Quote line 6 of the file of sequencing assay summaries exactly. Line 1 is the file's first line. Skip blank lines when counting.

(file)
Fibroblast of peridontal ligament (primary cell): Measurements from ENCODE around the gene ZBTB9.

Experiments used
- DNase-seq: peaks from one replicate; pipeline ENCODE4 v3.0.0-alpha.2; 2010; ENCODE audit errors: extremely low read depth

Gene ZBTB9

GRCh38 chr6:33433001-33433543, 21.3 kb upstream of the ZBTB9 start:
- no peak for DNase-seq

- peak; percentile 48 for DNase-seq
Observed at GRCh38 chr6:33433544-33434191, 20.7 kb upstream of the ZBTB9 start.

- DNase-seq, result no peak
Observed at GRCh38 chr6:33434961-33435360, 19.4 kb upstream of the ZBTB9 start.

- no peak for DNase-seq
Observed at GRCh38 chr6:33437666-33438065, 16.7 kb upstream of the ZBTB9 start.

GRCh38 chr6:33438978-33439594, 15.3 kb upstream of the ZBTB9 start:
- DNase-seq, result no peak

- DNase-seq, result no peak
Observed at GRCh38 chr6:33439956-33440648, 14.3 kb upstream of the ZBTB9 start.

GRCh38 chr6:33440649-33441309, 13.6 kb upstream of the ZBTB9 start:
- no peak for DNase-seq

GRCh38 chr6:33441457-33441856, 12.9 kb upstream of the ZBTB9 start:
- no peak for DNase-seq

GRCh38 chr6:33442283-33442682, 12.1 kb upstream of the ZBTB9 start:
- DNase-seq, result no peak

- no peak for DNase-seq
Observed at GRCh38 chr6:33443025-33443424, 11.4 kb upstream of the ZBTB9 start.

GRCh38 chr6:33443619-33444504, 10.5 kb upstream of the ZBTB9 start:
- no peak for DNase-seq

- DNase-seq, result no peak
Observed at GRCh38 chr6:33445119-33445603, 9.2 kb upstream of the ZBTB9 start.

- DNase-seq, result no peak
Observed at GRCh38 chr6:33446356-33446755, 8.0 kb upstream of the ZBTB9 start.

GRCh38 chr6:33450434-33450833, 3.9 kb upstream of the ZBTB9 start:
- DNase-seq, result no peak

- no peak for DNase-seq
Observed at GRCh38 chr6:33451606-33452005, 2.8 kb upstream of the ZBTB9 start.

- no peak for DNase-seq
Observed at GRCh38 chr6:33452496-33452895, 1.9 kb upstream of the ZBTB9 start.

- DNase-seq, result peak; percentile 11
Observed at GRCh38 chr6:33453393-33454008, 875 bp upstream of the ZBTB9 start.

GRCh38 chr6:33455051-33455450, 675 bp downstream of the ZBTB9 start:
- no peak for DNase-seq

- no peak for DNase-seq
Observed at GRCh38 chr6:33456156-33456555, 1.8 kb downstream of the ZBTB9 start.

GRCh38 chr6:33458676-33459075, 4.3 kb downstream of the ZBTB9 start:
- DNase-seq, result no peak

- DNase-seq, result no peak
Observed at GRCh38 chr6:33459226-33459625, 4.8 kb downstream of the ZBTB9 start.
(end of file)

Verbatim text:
- no peak for DNase-seq